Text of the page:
Starting a small business is loaded with exciting aspects like creative design, brainstorming ideas, and drafting prototypes – but many start-ups struggle with the financial side of business.
The best way to avoid accounting issues is to correct them before they become a problem. Ignoring these common mistakes could lead to big complications.
1. Avoiding and denying a need for accounting
For the business person with little financial know-how, the idea of bookkeeping may be daunting. Many startups and small businesses founders have strong skill sets, such as fluency in coding or a certification as a life coach, but they aren’t qualified to run all aspects needed for an entire company. Sidestepping the dreaded balancing act of tracking your finances creates a recipe for headaches down the road.
Luckily, for the number-phobic amongst us, there are plenty of options. There are a variety of accounting software options, however, learning accounting software may not be at the top of your bucket list. Instead, you may consider engaging a part-time bookkeeper to crunch numbers for a reasonable fee.
Another option is outsource the administrative tasks of accounting so someone actually does the work for you. Your books will stay organized for a reasonable fee. There are also outsources experts who manage all of your company’s financial needs - everything from sending invoices and tracking receivables, to updating your investors and keeping you audit-ready. It’s like having a full service finance department without needing to make several full-time hires.
2. Trying to do it all yourself
Once you decide to make accounting a serious priority for your business, you may be tempted to pile it all on your own plate to save a few bucks. Don’t! Less than two thirds
of individuals who claim financial literacy actually understand the most basic economic concepts like interest rates and inflation. (In younger age brackets, only 14%
grasp these ideas!)
While it may seem manageable during the initial stages of developing your company, the demand and complexity of finances will continue to escalate as your business grows. Hiring reliable, experienced accounting services will quickly prove to be a worthy investment. Individuals who seek the help of outside financial professionals not only lower their stress levels, rates of delinquency, or debt, but will also avoid risk by staying compliant.
3. Combining personal and business bank accounts
When starting a business, it may seem like the easiest option is to just lump your personal and professional spending into a single account, but this quickly causes issues. Establishing a separate company account makes it easier to manage and track expenses and simplifies the tax filing process.
Not only do separate bank accounts make your business look and feel more professional, having a legitimate business account is a win all around. A unique account for your work-related affairs enables you to more efficiently deduct losses from income, have a clean record to show to the IRS should you be audited, and make your business look less like a “hobby” — thereby preventing you from claiming losses should they occur.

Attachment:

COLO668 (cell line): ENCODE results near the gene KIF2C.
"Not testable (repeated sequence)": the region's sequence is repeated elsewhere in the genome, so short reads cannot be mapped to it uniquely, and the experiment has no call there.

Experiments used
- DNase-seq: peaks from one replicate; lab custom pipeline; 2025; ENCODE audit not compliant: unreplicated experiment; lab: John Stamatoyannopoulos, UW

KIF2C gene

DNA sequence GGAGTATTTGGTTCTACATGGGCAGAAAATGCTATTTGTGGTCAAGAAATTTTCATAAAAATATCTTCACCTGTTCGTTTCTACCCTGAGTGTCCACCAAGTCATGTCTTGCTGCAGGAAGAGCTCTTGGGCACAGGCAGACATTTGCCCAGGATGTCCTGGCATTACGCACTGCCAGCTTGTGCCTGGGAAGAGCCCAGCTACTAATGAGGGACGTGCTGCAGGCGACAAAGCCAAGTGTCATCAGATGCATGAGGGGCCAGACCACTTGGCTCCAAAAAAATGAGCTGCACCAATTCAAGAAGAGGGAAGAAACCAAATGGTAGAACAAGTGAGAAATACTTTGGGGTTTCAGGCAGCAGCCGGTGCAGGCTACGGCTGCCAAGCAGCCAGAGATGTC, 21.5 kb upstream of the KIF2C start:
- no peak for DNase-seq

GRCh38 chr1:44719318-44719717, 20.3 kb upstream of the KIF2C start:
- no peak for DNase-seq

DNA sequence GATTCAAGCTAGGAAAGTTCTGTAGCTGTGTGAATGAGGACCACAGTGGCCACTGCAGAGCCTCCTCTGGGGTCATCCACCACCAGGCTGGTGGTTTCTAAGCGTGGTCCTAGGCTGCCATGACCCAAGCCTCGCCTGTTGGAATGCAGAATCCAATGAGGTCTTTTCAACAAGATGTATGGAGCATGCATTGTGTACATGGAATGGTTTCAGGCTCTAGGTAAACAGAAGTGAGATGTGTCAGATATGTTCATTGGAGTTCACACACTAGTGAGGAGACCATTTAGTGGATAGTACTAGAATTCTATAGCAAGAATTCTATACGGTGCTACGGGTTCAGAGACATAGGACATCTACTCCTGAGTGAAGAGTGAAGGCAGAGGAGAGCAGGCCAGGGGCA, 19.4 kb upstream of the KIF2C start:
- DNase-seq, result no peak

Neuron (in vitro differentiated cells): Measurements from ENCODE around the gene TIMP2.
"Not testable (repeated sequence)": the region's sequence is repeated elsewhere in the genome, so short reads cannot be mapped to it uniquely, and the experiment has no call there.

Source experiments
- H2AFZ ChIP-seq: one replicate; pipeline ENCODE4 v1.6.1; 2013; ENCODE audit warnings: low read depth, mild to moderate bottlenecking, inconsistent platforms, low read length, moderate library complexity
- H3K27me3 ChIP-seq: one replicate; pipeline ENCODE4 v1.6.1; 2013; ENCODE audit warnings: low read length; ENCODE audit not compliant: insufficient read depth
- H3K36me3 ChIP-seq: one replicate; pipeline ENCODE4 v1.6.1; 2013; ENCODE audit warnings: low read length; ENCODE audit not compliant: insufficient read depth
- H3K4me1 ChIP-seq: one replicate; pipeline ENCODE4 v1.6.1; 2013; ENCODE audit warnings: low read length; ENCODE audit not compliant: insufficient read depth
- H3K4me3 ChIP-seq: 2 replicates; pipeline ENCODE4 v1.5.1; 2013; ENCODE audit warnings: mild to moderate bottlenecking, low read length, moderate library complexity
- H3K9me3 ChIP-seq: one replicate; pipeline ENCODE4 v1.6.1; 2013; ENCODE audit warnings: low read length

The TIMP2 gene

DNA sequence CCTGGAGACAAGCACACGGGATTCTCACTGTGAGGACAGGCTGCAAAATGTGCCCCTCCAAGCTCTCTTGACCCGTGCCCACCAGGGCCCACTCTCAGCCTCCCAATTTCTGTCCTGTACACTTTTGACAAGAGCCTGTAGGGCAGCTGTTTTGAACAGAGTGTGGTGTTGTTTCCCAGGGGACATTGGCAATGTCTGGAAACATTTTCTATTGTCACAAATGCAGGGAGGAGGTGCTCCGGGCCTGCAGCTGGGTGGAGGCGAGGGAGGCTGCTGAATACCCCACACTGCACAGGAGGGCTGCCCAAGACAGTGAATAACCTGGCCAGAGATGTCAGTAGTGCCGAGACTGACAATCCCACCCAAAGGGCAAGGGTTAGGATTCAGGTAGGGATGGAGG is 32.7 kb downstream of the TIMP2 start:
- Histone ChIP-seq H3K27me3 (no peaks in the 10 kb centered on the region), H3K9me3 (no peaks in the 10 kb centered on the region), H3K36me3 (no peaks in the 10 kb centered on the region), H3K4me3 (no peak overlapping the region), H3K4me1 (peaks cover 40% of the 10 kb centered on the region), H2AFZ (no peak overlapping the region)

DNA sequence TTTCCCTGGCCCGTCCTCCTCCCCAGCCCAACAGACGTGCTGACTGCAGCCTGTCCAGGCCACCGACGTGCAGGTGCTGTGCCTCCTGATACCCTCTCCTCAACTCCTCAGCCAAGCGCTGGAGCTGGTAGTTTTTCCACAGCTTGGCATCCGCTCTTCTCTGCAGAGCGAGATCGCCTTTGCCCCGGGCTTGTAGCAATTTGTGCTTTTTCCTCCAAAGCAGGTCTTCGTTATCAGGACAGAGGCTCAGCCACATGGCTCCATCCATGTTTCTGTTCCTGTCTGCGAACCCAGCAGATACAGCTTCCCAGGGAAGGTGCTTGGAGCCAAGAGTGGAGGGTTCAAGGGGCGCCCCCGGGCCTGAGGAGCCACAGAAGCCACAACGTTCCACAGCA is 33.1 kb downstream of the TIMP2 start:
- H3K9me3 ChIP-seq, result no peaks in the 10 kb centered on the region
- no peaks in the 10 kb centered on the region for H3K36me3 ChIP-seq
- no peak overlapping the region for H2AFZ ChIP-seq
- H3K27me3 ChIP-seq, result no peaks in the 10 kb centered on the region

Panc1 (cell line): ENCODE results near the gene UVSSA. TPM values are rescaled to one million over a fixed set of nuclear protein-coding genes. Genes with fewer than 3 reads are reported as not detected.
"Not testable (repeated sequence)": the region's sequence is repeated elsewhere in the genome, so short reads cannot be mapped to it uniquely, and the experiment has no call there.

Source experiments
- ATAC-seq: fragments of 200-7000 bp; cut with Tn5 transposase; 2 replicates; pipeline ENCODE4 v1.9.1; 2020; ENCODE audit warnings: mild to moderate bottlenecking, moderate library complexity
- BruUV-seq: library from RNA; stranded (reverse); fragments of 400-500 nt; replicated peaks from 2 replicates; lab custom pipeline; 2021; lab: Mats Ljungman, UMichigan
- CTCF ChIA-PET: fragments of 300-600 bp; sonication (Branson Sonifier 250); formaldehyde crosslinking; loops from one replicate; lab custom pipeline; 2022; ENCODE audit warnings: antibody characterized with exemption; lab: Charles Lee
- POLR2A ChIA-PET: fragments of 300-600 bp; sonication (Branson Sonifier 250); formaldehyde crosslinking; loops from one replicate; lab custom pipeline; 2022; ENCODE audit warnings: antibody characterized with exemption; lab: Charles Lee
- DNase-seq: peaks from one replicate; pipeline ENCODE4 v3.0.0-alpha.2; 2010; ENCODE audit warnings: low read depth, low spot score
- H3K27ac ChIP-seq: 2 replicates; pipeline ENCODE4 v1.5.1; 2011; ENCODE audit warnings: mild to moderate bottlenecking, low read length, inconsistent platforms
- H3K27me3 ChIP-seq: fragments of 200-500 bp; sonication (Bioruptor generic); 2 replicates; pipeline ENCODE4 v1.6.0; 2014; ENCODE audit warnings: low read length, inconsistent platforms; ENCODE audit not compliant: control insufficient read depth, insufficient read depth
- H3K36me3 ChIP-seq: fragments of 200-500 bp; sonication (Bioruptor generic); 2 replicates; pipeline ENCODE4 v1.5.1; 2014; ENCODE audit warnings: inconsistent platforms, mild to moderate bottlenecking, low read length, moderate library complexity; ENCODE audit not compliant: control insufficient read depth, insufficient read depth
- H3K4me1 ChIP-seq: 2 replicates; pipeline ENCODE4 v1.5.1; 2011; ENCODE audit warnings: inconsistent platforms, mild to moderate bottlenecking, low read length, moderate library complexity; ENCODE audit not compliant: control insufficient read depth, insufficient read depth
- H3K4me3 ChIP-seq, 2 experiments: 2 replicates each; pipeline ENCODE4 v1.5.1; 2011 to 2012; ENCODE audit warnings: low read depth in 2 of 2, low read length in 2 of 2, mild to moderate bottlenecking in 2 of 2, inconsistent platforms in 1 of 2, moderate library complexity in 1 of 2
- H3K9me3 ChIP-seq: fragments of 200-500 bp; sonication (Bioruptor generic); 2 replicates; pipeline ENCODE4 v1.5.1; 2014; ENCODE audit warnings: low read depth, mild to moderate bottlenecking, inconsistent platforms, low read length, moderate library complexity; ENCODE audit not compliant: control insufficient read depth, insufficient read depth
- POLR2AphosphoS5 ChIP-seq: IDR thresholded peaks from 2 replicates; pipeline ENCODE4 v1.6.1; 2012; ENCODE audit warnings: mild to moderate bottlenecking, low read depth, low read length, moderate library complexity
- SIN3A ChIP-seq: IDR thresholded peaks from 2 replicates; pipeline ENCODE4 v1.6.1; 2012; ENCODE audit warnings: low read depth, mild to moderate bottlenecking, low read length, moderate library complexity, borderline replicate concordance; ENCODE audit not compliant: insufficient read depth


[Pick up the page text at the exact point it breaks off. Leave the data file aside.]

This barrier also creates an important mental distinction that will enable you to feel more empowered to drive revenue. In case you are paying other employees, sending them a check from an LLC (or other corporate entity) is far more professional than sending one from your personal checking account. Paying wages from LLCs also ties back to keeping your personal assets free from liability, in case you are ever in a legal situation.
4. Not staying organized
Maintaining an order is important in all aspects of business, but it is especially crucial for the financial side of start-ups. Keeping track of your accounting in digital, organized documents is vital, as is retaining receipts from business expenses. In fact, the mere appearance of orderliness (read: files in their rightful places, organized desktop documents, a tidy desk) may help keep your mindset oriented towards achievement and goal-setting.
It may seem tempting to ignore the details of your start-up spending, but you’ll be grateful for a highly organized system when tax season approaches. The experience of starting a new business comes with both enticing and intimidating to-dos, but putting effort into establishing and maintaining an organized, well-managed accounting system will ease your challenges. By correcting existing issues and preventing further stress, you’ll point your business towards further success.
5. Failing to frequently back up your data
Technology is designed to make our lives easier but when things go wrong, chaos ensues. It’s absolutely critical to back up all of your data on a frequent basis. Data backup reminders are included in some accounting software tools─all you have to do is obey the reminders when they come up. Whether you are keeping track of your own finances or are outsourcing your accounting needs, keeping several copies of your data in various secure locations will save you a lot of anxiety and potential financial liability in the event of hardware or software breakdowns, power outages, and other unforeseen circumstances.